We live our lives through story. These stories take the form of religious scripture, songs, novels, gossip, Facebook posts, diary entries, and, not least of all, oral histories.
From start to finish, oral history is a creative act of collaboratively making meaning, rather than a staid recounting of events. During an oral history interview, the narrator often comes to understand more about their own life, as well as their place in the larger culture and in the grander sweep of history. And when oral histories are used in museum exhibitions, radio programs, scholarly monographs, or social justice projects, audiences often extend the act of interpretation by commenting, making mash-ups, or sharing their own stories.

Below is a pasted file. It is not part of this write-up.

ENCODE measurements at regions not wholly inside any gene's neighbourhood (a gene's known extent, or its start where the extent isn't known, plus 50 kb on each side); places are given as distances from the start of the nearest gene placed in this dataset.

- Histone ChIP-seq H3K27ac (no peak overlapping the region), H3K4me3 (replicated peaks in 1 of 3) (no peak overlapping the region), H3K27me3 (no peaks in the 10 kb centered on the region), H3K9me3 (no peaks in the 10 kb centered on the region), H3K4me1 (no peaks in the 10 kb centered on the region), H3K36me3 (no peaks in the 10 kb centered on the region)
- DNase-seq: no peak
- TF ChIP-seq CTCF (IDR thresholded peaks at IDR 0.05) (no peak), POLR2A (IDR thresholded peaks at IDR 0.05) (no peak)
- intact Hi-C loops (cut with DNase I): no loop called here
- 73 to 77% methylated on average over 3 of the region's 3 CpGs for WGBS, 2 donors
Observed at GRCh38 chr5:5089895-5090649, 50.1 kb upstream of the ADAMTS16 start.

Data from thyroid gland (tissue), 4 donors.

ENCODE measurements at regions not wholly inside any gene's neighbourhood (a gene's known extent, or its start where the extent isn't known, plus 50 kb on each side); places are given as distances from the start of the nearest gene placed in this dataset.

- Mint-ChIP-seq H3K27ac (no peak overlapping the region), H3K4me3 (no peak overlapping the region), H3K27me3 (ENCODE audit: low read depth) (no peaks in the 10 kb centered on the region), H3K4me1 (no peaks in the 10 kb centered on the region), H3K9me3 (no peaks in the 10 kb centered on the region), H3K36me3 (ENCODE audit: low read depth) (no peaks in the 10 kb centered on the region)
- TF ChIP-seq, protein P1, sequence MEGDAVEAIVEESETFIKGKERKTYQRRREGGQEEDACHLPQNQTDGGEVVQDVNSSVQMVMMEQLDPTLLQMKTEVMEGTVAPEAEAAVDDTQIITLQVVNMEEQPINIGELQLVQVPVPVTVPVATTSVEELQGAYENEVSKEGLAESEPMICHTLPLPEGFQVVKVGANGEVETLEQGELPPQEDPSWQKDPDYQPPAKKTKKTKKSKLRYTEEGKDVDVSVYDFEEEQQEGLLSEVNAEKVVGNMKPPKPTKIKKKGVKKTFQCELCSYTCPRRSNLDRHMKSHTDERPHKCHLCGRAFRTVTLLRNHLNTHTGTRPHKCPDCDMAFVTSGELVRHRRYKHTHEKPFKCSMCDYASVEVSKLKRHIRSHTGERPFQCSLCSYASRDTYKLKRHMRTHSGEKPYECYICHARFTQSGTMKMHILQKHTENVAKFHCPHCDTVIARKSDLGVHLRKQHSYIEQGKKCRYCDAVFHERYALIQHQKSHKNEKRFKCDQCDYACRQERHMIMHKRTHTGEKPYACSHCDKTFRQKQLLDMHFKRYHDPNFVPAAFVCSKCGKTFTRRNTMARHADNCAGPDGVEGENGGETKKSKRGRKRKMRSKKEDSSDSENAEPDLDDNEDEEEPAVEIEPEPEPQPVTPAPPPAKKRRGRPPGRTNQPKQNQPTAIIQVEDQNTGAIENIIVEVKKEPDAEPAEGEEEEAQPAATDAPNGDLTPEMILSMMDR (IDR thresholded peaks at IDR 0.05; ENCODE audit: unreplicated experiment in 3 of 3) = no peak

In this course students learn and practice the skills required to conceptualize, conduct, and analyze oral history narratives. While popular oral history projects are ubiquitous today— ranging from StoryCorps to oral histories of Star Trek—a rigorous practice requires sound theoretical grounding. When done well, oral history offers an opportunity to explore the complex ethical, psychological, and affective dimensions of the interview encounter—and, by extension, any human encounter.